It's fairly textbook stuff for the Mail to want to panic its readers. And to my mind there's not a whole world of difference between this scream story about caterpillars coming over here, invading our country and making us ill, and the panic-porn they regularly publish about the thousands of immigrants at Calais waiting to come over and claim a life of benefits - and guess who's paying?!?!?!?!?!?
Previously only found on the south-east coast the insects have been swarming north over the last few years thanks to Britain's increasingly warm weather.
Hang on though, what's this? Is the Mail actually accepting that climate change and warmer temperatures is... factual? Because I think if they are they should have a little word with Melanie Phillips and Richard Littlejohn (and just about all the rest of their columnists) first - because they don't believe that any such thing is happening at all, and that it's all a massive conspiracy by someone, probably the PC Brigade or the evil taxing socialist left, to make us not be able to drive our 4x4s two fucking yards down the road to drop little Toby, Tabatha and Tom off at school.
In this instance, though, climate change or rising temperatures can be accepted as fact, because that increases the inevitability of the invasion of these furry little criters, which can - wait for it - give you a nasty rash. Aaargh! Call out the army! Get them back from Afghanistan to deal with these caterpillars! For fuck's sake! Now!
Other sightings have been made throughout Essex, Sussex and Kent, with a family restaurant near Folkstone forced to close part of its car park over health fears.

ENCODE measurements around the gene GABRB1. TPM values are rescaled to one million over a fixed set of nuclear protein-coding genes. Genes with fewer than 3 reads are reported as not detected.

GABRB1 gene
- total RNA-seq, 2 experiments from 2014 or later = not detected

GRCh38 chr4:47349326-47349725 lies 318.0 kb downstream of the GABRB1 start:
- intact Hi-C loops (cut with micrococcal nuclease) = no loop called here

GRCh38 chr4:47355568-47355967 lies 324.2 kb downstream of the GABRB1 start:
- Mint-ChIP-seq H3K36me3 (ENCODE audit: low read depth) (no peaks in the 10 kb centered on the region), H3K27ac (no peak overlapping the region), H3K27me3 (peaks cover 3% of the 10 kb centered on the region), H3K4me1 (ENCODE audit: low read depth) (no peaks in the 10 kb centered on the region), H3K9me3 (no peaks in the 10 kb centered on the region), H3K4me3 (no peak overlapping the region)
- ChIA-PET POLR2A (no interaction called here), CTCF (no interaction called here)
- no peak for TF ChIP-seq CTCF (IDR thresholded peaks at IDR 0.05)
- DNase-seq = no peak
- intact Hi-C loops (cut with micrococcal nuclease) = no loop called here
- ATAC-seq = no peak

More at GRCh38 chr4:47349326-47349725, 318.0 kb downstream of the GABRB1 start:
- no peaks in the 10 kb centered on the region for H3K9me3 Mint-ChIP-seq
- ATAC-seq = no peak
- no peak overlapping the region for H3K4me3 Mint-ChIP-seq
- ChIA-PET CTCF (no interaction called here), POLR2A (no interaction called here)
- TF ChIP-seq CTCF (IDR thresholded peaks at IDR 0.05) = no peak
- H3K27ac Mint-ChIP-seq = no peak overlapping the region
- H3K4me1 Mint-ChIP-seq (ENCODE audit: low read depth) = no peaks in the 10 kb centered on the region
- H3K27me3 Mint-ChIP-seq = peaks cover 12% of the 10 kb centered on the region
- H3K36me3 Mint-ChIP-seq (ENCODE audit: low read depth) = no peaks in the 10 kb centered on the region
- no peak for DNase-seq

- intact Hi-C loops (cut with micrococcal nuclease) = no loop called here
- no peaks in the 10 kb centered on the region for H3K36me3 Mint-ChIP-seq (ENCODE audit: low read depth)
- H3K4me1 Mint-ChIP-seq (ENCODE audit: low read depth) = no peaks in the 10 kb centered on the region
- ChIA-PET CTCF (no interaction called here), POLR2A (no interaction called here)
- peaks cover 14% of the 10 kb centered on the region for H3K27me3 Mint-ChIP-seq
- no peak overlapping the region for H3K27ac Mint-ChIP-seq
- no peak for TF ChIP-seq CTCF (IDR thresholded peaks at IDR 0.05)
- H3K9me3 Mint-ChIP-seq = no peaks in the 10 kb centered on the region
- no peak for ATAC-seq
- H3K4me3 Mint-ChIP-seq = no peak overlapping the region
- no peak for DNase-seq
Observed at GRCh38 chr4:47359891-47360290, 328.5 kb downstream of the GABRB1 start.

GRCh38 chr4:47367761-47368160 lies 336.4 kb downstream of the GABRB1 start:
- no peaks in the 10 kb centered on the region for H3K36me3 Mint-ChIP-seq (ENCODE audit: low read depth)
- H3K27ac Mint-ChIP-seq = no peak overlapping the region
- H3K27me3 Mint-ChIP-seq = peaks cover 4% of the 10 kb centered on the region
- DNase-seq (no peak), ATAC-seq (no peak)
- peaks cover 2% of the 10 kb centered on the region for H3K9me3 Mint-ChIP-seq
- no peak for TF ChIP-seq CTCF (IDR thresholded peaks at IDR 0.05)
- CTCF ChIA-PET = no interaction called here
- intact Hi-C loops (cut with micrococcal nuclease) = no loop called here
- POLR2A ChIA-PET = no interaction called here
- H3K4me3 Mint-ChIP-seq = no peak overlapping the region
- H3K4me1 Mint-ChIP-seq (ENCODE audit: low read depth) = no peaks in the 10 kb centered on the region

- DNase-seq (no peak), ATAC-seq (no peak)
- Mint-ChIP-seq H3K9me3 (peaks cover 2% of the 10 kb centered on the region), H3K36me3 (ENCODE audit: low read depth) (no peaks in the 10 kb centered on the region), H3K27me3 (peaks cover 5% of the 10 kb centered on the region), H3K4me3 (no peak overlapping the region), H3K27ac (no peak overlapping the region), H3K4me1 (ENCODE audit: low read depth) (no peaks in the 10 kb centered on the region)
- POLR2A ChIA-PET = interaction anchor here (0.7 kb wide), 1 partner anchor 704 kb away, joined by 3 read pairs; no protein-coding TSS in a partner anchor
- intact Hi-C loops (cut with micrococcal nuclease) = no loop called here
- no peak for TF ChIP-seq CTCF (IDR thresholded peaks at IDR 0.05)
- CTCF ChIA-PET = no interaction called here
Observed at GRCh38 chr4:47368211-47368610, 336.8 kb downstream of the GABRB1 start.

But... wait a minute. Isn't this health and safety (sorry, elf'n'safety, see, that gets funnier and funnier every time you read it, doesn't it?) gawn bladdy mad? Why on earth would a restaurant close a bit of its car park over fears over caterpillars? What kind of PC Brigade silliness is this? Why can't we let our children get a slight rash from caterpillars? Is this the cotton-wool generation gone mad?
Ah, but once again, that's not the important thing in this story. Whereas the Mail would usually snort with derision at such an activity, in this context it's an important detail in order to shock the reader ever further into believing that the country is under attack JUST YARDS FROM A SCHOOL and that somehow it could be the end of the world as we know it, due to these foreign blighters!
It is believed that our warm spring weather has aided the spread of the caterpillar, which have never been seen before in Wiltshire.
Who believes that exactly? I don't remember it being a particularly warm spring, but there you go. But still, again, I mustn't keep forgetting. This isn't about the facts; this isn't about anything other than giving the Mail readers a bit of a shock over the breakfast table. We've seen it before with black squirrels, ladybirds, Spanish bluebells and all sorts of 'invading' flora and fauna.
Look at the first sentence of that last Mail article, though, and doesn't it remind you of something else?
They are taking over our waterways, hunting down our native animals and spreading disease.
So fearsome is the invasion of foreign plants, animals and insects that combating it costs Britain £2billion a year, the Government said yesterday.
The same ingredients are there, aren't they? Invasion from abroad. Infection (of disease, Islamism). Government (ie taxpayer) has to fork out. It's a BAD THING! It's just the same template applied to a different set of 'invaders'.
Just how realistic is this threat? Just how much of a danger are these caterpillars? Just how much evidence does the Mail ignore in order to reach this conclusion and scare its readers? And then, if they can do that about this story, then why not do it about those other stories about foreign invaders - immigrants and asylum seekers? How accurate are they? As accurate as this - or less? Or are they just designed to shock and scare, regardless of the truth?